LITTLE ROCK, Ark. (KTHV) -- THV's lifestyle guru Chris H. Olsen with Botanica Gardens shares great tips for caring for your roses, and a fun way to repurpose glass lanterns.
Caring for Roses Is Easier than You Think
The last thing you need in your hectic day is a high-maintenance flower in your garden. Fortunately, caring for roses is not as complicated as it is often thought to be. With a little extra attention to feeding, watering and pruning, roses will transform and elevate your garden, whether you're working with easy-to-grow miniature roses, shrubs or the more challenging climbing varieties.
Watering Your Roses
Roses crave sunlight and generous helpings of food and water. In most climates, provide at least six hours of sunlight per day. If you live in a very hot climate, plant them where they are shaded from the hot afternoon sun. When watering, water at the base of the plant, and provide about an inch of water per week. Using a soaker hose is ideal for roses because it delivers water directly to the roots and keeps the leaves dry. It's also best to water in the morning, so if the leaves do get wet they will have plenty of time to dry.
Feeding Your Roses
Roses should be fed in the early spring just as their leaves begin to grow. Roses that bloom continuously are hungry and benefit from nourishment, so feed your roses every 2 weeks with a water soluble rose food. I also use a slow release as well.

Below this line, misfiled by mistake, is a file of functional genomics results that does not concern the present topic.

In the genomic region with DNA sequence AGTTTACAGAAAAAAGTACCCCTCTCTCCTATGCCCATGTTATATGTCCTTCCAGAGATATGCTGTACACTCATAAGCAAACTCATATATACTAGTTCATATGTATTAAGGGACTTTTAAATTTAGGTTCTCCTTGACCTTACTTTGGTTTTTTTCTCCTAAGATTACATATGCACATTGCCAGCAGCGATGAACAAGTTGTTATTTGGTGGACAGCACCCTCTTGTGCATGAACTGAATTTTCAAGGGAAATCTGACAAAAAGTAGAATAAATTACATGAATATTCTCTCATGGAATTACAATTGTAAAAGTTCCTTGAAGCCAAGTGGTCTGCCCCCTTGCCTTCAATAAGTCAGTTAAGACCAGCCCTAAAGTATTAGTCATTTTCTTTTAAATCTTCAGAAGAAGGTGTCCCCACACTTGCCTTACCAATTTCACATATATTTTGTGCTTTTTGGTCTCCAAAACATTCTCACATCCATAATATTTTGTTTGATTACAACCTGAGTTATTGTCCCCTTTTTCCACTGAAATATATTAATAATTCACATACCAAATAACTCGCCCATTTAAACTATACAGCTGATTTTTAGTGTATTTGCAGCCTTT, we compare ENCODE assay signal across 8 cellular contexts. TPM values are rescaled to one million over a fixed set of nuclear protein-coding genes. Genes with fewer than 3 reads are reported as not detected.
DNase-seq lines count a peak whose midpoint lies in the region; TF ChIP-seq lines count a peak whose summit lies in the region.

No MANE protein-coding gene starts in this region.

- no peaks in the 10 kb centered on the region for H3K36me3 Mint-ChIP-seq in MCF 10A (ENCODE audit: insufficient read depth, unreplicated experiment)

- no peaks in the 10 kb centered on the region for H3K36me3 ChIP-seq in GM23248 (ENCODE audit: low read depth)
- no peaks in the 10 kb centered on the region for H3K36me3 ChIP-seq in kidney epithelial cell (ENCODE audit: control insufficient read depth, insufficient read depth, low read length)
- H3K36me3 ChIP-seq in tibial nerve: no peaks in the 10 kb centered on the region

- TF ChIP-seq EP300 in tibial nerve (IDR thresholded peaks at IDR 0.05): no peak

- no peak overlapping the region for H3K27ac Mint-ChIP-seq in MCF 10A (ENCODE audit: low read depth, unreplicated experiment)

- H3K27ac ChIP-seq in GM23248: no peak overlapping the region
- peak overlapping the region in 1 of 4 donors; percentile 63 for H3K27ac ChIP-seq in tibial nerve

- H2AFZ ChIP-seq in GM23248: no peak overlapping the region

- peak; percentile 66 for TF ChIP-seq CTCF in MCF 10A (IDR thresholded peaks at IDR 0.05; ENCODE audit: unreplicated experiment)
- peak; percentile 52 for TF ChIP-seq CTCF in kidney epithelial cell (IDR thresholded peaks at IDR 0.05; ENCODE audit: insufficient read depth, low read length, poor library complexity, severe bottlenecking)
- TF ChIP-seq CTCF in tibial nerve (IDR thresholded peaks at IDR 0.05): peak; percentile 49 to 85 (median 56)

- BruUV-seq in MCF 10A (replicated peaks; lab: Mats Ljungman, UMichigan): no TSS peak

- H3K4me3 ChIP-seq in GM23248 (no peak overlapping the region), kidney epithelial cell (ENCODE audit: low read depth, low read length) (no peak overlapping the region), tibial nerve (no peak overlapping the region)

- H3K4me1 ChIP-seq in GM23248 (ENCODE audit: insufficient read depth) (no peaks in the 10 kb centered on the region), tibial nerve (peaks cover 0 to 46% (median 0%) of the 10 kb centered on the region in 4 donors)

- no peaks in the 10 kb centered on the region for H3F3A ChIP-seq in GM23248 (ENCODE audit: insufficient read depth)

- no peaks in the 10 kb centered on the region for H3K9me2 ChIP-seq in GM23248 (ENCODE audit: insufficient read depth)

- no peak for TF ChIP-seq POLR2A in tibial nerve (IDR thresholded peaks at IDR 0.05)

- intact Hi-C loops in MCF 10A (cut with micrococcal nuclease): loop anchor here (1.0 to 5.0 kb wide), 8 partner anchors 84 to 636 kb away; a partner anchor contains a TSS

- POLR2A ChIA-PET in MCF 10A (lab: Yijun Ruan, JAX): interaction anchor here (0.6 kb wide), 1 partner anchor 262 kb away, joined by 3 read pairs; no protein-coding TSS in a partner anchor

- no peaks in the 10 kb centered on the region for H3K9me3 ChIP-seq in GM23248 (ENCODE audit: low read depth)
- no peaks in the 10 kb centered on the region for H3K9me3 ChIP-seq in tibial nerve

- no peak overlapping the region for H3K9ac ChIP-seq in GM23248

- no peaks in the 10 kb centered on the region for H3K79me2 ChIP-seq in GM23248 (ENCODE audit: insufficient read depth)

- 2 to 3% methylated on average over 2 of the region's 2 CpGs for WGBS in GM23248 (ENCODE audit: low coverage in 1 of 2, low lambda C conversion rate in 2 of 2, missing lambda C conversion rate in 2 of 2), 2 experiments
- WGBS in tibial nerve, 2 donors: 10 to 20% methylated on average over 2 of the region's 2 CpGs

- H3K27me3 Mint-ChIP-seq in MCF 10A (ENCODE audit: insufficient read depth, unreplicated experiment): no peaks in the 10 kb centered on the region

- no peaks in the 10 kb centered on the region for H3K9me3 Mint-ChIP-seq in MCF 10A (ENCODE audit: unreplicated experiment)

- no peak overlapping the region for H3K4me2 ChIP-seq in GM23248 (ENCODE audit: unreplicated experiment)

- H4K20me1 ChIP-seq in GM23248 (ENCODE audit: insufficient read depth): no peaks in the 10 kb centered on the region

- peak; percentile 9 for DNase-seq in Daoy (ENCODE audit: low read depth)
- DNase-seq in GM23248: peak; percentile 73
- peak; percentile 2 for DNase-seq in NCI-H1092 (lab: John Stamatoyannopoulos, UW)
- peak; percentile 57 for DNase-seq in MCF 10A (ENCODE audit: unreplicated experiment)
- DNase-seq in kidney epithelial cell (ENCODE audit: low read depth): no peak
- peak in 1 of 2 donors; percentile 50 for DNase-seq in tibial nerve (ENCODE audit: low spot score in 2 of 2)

Pruning Your Roses
For roses that bloom continuously, removing faded blossoms will encourage your rose bushes to produce more flowers. Snip off the spent flowers below the bloom just above the first leaflet. Since leaves are the energy factories for your roses, leaving the foliage intact will result in more flowers. Stop removing faded blooms in early fall to encourage your rose bush to prepare for winter. If you grow roses that flower in clusters, like the grandiflora or floribunda types, you?ll notice a center bud that tends to dominate the cluster and flower first. If you remove it, the result will be a full floral spray without a hole in the center. Removing the center bud also helps prevent fungal diseases. On the other hand, if you grow hybrid tea roses, removing the buds that form below the flower bud at the top of stem will produce a larger flower.
Re-Purposing Glass Lanterns
So many of us have or have seen glass lanterns used with candles outdoors. Unfortunately, with the summer heat, candles will melt. So why not use your lanterns in a different way. I like to fill mine with an assortment of different garden accessories such as old garden hand tools, small pots, and even glass spheres. Since most lanterns have vent for air circulation, then go ahead and plant a potted plant in the lantern as an outdoor terrarium. Clay pots look the best when planted with a variety of different foliage plants such as sun coleus and colorful lime and variegated oregano and sage plants.